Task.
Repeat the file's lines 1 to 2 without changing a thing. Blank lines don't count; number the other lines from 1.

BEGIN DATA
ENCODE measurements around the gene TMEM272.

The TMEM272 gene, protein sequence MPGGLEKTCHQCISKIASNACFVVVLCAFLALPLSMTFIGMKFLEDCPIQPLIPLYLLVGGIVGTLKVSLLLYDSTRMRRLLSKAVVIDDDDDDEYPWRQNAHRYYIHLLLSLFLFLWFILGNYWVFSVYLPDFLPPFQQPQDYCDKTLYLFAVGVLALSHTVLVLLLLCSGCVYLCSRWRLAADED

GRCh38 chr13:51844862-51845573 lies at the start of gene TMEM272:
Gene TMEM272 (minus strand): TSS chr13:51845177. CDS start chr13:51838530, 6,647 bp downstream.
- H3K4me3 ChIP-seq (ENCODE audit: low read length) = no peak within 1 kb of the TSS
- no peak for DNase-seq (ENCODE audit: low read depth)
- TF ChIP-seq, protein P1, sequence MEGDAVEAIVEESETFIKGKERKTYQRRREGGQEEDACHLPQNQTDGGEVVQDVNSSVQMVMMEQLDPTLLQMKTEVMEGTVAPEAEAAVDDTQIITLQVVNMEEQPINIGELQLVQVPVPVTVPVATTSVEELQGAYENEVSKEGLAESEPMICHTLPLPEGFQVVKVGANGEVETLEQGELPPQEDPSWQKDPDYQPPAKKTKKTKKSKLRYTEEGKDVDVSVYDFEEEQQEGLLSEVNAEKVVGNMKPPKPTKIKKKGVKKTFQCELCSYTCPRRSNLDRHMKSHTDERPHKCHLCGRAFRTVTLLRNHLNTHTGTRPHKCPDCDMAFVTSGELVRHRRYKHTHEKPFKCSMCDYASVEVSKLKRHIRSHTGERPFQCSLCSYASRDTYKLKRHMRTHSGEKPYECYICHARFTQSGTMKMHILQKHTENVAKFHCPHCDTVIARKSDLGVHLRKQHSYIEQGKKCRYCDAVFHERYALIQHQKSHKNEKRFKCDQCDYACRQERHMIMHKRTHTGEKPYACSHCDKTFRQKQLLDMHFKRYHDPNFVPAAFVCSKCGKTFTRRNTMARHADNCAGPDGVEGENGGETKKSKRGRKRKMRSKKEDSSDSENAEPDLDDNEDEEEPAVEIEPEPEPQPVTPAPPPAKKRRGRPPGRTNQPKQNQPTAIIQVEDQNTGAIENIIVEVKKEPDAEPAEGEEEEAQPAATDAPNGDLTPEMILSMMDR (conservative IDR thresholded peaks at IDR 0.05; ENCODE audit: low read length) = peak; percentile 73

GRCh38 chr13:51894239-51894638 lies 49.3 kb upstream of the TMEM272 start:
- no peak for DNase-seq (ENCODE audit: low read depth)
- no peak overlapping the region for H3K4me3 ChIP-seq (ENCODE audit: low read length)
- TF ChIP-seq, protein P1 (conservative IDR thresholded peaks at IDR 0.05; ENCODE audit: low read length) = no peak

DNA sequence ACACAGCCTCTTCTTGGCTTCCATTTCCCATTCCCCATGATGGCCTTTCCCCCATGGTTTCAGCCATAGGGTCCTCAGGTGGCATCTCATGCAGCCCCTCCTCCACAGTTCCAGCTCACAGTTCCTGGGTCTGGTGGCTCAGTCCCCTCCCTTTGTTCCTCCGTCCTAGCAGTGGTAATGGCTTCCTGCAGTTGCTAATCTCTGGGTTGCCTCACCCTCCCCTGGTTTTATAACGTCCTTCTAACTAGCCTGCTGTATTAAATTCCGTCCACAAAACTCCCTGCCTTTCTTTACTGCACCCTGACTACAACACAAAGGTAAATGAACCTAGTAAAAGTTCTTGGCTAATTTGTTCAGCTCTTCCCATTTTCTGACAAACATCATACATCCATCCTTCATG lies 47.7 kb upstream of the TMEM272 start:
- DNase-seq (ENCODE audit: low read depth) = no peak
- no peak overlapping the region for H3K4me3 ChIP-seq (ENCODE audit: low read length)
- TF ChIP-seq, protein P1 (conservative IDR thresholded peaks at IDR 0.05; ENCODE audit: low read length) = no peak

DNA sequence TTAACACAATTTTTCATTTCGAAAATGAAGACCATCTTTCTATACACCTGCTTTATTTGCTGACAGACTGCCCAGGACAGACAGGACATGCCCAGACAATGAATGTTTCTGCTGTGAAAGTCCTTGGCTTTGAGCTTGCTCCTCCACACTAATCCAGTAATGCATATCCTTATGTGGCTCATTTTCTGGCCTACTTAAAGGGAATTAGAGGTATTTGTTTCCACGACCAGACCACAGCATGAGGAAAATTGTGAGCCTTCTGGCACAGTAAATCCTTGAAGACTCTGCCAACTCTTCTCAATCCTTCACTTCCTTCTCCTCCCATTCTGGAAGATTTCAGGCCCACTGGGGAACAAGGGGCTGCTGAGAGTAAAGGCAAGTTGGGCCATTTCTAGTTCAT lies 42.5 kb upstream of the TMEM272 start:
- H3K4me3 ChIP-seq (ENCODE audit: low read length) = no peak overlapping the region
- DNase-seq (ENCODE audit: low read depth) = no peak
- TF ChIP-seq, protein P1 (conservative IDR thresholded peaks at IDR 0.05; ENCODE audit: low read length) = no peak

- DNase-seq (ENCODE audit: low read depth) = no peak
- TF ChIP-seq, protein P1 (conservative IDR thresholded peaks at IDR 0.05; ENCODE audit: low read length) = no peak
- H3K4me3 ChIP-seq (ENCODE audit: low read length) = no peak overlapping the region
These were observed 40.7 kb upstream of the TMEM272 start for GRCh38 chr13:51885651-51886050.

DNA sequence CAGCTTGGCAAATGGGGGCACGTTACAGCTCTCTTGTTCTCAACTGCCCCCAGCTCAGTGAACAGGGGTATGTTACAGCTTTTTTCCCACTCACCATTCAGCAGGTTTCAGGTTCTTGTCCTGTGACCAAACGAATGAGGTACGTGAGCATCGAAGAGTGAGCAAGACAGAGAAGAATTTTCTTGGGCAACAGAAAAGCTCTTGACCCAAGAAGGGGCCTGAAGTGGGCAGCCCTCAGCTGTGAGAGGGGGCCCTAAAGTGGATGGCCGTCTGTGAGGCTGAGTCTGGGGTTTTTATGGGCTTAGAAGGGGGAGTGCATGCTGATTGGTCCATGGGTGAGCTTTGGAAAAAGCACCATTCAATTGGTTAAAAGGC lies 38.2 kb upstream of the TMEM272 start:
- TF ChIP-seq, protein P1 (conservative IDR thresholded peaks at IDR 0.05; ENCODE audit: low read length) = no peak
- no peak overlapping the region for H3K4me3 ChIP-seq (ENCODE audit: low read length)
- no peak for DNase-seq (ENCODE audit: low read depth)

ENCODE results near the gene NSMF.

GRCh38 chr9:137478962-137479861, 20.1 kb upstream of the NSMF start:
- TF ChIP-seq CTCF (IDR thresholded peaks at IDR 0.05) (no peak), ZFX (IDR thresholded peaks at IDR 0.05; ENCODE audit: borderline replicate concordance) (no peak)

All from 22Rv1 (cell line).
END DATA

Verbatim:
ENCODE measurements around the gene TMEM272.

The TMEM272 gene, protein sequence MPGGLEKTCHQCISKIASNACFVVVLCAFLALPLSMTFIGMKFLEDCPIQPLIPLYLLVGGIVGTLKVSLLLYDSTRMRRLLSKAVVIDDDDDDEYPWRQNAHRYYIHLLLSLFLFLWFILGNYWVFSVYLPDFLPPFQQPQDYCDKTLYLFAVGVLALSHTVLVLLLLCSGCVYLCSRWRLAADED